Jason Bourne #11: The Bourne Retribution by Eric Van Lustbader (Orion)

Still reeling from Rebeka’s death, Bourne is drawn back into the fight between the Mexican cartels when he learns that his nemesis Ouyang Jidan is involved. Determined to discover the connection between the Chinese official Ouyang and a deceased drug lord, Bourne sets off for Shanghai. . . where he’ll face his greatest threat to date.

With a new Jason Bourne movie on the horizon I thought it would be probably a good idea to read as many of the novels in the character’s series as possible in order to prepare. I’ve read four so far including The Bourne Retribution and I’ve yet to find anything in the series that matches up to the quality of Robert Ludlum’s original novel which shouldn’t really come as any surprise. But it’s becoming clear that Lustbader is gradually getting better in his role, and it was interesting to see where he took Bourne given by book eleven, he’s done pretty much everything short of going into space at this point.

Here, Bourne is mourning Rebeka when he’s pulled back into a mission that could lead him to the man who was responsible for her death. It’s a revenge driven narrative that takes him to various locations along with Mexico’s newly appointed Chief of the anti-drug enforcement agency, Carlos Danda Carlos and their anti-terrorist specialist Eden Mazar. But Bourne can trust nobody, and as twists and turns are pulled throughout the novel, you’ll be left on the edge of your seat as you race to find out what happens next.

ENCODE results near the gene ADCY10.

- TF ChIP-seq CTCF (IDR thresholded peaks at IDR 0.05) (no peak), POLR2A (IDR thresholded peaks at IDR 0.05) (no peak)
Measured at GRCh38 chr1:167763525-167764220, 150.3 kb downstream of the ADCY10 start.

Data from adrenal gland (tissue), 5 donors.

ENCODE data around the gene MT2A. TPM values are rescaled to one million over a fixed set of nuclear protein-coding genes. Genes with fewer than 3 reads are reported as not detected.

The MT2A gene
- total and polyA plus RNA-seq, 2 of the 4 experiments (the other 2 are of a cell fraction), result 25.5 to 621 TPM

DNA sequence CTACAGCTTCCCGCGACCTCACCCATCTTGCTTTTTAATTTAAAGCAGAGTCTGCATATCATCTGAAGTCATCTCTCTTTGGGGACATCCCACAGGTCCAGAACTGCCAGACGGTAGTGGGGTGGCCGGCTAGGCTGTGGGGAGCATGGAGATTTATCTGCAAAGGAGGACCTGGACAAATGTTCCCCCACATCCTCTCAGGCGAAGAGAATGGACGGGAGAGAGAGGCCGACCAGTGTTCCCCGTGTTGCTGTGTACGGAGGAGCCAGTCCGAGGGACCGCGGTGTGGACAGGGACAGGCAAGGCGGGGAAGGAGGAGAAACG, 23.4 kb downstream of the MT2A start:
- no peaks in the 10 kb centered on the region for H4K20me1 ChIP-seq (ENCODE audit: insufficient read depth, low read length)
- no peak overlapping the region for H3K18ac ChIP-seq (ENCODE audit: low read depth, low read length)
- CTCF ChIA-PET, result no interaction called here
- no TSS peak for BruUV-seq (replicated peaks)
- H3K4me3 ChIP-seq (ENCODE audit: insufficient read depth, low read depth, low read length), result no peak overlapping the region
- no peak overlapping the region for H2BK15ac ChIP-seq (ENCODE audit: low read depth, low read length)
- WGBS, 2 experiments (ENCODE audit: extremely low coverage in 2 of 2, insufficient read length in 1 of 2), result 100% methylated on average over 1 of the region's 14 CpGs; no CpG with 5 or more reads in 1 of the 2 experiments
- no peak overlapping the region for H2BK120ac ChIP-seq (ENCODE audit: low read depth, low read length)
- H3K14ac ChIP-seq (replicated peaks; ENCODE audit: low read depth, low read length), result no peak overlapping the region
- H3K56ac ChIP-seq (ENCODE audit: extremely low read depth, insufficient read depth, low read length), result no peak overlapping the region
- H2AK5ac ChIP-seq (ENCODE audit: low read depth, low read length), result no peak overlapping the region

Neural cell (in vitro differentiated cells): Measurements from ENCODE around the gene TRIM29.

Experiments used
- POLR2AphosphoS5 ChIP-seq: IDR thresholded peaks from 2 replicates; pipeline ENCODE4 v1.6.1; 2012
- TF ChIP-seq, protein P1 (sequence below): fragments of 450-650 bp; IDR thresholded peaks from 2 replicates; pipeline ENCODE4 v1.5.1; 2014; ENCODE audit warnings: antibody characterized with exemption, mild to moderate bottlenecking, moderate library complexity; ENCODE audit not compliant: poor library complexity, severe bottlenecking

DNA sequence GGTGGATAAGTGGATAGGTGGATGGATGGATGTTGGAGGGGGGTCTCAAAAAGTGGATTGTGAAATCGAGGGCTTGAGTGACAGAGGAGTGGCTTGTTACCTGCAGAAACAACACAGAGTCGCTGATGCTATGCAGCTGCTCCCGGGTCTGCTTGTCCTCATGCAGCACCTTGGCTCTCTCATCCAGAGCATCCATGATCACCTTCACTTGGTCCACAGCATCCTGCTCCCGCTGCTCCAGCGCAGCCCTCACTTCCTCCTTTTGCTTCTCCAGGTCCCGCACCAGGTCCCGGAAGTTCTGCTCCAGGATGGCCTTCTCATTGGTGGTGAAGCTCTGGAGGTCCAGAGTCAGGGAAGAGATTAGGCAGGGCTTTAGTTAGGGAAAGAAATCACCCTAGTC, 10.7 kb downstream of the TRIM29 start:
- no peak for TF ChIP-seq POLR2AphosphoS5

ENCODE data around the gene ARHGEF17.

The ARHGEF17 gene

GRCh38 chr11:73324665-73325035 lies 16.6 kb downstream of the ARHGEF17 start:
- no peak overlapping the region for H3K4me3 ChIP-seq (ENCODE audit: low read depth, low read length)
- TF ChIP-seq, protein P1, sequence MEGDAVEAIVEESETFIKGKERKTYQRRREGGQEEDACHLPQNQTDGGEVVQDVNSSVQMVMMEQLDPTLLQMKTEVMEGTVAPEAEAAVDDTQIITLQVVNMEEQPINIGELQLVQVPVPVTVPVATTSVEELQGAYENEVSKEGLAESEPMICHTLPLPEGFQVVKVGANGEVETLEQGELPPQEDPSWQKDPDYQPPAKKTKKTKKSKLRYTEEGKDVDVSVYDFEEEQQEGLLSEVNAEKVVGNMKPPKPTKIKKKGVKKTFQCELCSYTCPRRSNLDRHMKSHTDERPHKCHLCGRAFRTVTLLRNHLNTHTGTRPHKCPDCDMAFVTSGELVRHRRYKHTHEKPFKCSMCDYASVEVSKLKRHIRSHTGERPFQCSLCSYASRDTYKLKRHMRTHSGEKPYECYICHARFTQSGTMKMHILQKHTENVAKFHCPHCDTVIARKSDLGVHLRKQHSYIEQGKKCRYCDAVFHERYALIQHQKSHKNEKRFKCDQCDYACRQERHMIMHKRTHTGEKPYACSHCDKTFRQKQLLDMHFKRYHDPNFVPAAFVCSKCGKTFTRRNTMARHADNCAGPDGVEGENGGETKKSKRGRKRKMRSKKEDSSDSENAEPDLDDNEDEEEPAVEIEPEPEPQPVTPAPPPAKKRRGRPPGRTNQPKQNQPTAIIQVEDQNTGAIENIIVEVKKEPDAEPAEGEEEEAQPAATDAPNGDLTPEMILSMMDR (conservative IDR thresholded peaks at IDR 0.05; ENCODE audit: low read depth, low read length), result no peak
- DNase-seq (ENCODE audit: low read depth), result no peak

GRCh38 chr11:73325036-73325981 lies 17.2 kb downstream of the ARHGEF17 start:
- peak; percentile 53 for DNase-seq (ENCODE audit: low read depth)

The book moves along like a video game with bad guys who seemingly get harder to fight each time the novel goes on, and manages to remain accessible to anyone who’s at least seen the movies regardless of what may have happened before, and it’s fairly obvious to figure out where everybody stands. It’s easy to see who’s out for the titled Retribution, and while you know that Bourne will eventually emerge on top because well, he’s Jason Bourne, The Bourne Retribution is still a solid, escapist thriller that fans of the series will enjoy.

There isn’t anything new that goes on in The Bourne Retribution that hasn’t already been covered before, with plenty of clichéd action sequences throughout. But it is a solid entertaining Summer read that Bourne fans will enjoy, even if you probably should go back and read Ludlum’s novels before reading this one from Lustbader.

Fans of the genre will get the most out of this but if you don’t like thrillers then obviously, stay clear of The Bourne Retribution. For those who do like it prepare for a fairly formulaic, but well-paced and entertaining read that further expands the adventures of the well-traveled character.



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